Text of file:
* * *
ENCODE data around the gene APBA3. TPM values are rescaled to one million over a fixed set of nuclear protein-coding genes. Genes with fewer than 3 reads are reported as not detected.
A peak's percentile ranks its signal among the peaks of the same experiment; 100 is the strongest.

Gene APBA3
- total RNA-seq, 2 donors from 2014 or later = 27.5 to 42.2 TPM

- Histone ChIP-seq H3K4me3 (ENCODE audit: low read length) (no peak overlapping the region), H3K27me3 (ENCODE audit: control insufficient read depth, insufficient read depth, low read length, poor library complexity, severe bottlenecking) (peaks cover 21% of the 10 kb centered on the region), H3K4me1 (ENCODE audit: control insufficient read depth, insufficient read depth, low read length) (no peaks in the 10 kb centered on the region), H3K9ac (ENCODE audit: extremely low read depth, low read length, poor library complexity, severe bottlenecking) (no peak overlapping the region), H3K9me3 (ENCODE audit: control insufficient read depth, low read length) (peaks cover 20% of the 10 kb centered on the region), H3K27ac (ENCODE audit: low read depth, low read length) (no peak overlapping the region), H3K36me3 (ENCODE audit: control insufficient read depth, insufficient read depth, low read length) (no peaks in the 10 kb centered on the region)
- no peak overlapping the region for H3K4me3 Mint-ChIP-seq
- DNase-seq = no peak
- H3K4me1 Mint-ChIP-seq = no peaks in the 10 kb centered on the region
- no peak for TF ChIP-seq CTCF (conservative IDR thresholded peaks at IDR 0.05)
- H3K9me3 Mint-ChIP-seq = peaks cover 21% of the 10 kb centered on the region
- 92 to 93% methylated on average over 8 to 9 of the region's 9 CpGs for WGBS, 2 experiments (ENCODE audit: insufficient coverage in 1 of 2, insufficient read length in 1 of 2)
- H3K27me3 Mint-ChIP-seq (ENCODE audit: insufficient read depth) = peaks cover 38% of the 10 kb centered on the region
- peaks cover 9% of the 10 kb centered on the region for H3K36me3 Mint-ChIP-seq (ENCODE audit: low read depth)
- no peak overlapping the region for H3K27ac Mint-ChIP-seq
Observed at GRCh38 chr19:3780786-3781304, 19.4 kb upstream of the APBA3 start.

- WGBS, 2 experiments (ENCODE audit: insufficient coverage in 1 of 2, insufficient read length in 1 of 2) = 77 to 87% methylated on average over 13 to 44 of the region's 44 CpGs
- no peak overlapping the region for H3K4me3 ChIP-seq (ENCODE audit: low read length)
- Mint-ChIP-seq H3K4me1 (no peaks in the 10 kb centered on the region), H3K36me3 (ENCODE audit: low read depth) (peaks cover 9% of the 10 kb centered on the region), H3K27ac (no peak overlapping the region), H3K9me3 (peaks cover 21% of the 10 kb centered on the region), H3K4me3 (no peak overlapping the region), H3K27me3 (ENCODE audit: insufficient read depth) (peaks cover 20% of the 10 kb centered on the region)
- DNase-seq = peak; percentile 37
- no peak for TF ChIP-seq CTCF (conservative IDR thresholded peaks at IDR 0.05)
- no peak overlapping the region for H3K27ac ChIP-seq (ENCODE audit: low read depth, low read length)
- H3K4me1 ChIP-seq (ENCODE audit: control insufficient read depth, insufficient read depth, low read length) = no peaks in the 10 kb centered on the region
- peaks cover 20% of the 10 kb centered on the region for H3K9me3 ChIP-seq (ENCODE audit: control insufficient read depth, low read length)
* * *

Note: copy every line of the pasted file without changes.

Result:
ENCODE data around the gene APBA3. TPM values are rescaled to one million over a fixed set of nuclear protein-coding genes. Genes with fewer than 3 reads are reported as not detected.
A peak's percentile ranks its signal among the peaks of the same experiment; 100 is the strongest.

Gene APBA3
- total RNA-seq, 2 donors from 2014 or later = 27.5 to 42.2 TPM

- Histone ChIP-seq H3K4me3 (ENCODE audit: low read length) (no peak overlapping the region), H3K27me3 (ENCODE audit: control insufficient read depth, insufficient read depth, low read length, poor library complexity, severe bottlenecking) (peaks cover 21% of the 10 kb centered on the region), H3K4me1 (ENCODE audit: control insufficient read depth, insufficient read depth, low read length) (no peaks in the 10 kb centered on the region), H3K9ac (ENCODE audit: extremely low read depth, low read length, poor library complexity, severe bottlenecking) (no peak overlapping the region), H3K9me3 (ENCODE audit: control insufficient read depth, low read length) (peaks cover 20% of the 10 kb centered on the region), H3K27ac (ENCODE audit: low read depth, low read length) (no peak overlapping the region), H3K36me3 (ENCODE audit: control insufficient read depth, insufficient read depth, low read length) (no peaks in the 10 kb centered on the region)
- no peak overlapping the region for H3K4me3 Mint-ChIP-seq
- DNase-seq = no peak
- H3K4me1 Mint-ChIP-seq = no peaks in the 10 kb centered on the region
- no peak for TF ChIP-seq CTCF (conservative IDR thresholded peaks at IDR 0.05)
- H3K9me3 Mint-ChIP-seq = peaks cover 21% of the 10 kb centered on the region
- 92 to 93% methylated on average over 8 to 9 of the region's 9 CpGs for WGBS, 2 experiments (ENCODE audit: insufficient coverage in 1 of 2, insufficient read length in 1 of 2)
- H3K27me3 Mint-ChIP-seq (ENCODE audit: insufficient read depth) = peaks cover 38% of the 10 kb centered on the region
- peaks cover 9% of the 10 kb centered on the region for H3K36me3 Mint-ChIP-seq (ENCODE audit: low read depth)
- no peak overlapping the region for H3K27ac Mint-ChIP-seq
Observed at GRCh38 chr19:3780786-3781304, 19.4 kb upstream of the APBA3 start.

- WGBS, 2 experiments (ENCODE audit: insufficient coverage in 1 of 2, insufficient read length in 1 of 2) = 77 to 87% methylated on average over 13 to 44 of the region's 44 CpGs
- no peak overlapping the region for H3K4me3 ChIP-seq (ENCODE audit: low read length)
- Mint-ChIP-seq H3K4me1 (no peaks in the 10 kb centered on the region), H3K36me3 (ENCODE audit: low read depth) (peaks cover 9% of the 10 kb centered on the region), H3K27ac (no peak overlapping the region), H3K9me3 (peaks cover 21% of the 10 kb centered on the region), H3K4me3 (no peak overlapping the region), H3K27me3 (ENCODE audit: insufficient read depth) (peaks cover 20% of the 10 kb centered on the region)
- DNase-seq = peak; percentile 37
- no peak for TF ChIP-seq CTCF (conservative IDR thresholded peaks at IDR 0.05)
- no peak overlapping the region for H3K27ac ChIP-seq (ENCODE audit: low read depth, low read length)
- H3K4me1 ChIP-seq (ENCODE audit: control insufficient read depth, insufficient read depth, low read length) = no peaks in the 10 kb centered on the region
- peaks cover 20% of the 10 kb centered on the region for H3K9me3 ChIP-seq (ENCODE audit: control insufficient read depth, low read length)